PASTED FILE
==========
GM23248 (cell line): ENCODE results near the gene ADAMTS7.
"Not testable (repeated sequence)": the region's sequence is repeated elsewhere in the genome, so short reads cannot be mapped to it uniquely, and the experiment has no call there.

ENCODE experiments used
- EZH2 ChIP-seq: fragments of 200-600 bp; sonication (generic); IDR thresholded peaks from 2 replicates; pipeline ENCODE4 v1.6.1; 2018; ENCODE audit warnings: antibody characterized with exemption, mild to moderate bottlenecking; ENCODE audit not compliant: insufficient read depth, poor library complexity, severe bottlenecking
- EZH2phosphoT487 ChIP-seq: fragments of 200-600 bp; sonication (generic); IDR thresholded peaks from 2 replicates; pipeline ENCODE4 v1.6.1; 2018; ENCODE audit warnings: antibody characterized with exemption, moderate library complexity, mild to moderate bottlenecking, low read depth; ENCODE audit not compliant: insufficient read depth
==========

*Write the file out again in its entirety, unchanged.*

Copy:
GM23248 (cell line): ENCODE results near the gene ADAMTS7.
"Not testable (repeated sequence)": the region's sequence is repeated elsewhere in the genome, so short reads cannot be mapped to it uniquely, and the experiment has no call there.

ENCODE experiments used
- EZH2 ChIP-seq: fragments of 200-600 bp; sonication (generic); IDR thresholded peaks from 2 replicates; pipeline ENCODE4 v1.6.1; 2018; ENCODE audit warnings: antibody characterized with exemption, mild to moderate bottlenecking; ENCODE audit not compliant: insufficient read depth, poor library complexity, severe bottlenecking
- EZH2phosphoT487 ChIP-seq: fragments of 200-600 bp; sonication (generic); IDR thresholded peaks from 2 replicates; pipeline ENCODE4 v1.6.1; 2018; ENCODE audit warnings: antibody characterized with exemption, moderate library complexity, mild to moderate bottlenecking, low read depth; ENCODE audit not compliant: insufficient read depth